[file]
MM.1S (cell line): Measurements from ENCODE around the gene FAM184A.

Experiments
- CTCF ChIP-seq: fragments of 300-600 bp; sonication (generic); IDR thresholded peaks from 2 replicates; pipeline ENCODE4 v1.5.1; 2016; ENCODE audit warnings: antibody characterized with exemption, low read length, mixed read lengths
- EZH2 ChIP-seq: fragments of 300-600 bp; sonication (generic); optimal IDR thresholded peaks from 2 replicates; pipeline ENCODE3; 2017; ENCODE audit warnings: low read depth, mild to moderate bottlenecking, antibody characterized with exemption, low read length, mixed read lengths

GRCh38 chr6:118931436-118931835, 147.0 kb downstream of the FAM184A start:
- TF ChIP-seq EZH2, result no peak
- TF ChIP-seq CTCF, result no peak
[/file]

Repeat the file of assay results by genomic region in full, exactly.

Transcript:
MM.1S (cell line): Measurements from ENCODE around the gene FAM184A.

Experiments
- CTCF ChIP-seq: fragments of 300-600 bp; sonication (generic); IDR thresholded peaks from 2 replicates; pipeline ENCODE4 v1.5.1; 2016; ENCODE audit warnings: antibody characterized with exemption, low read length, mixed read lengths
- EZH2 ChIP-seq: fragments of 300-600 bp; sonication (generic); optimal IDR thresholded peaks from 2 replicates; pipeline ENCODE3; 2017; ENCODE audit warnings: low read depth, mild to moderate bottlenecking, antibody characterized with exemption, low read length, mixed read lengths

GRCh38 chr6:118931436-118931835, 147.0 kb downstream of the FAM184A start:
- TF ChIP-seq EZH2, result no peak
- TF ChIP-seq CTCF, result no peak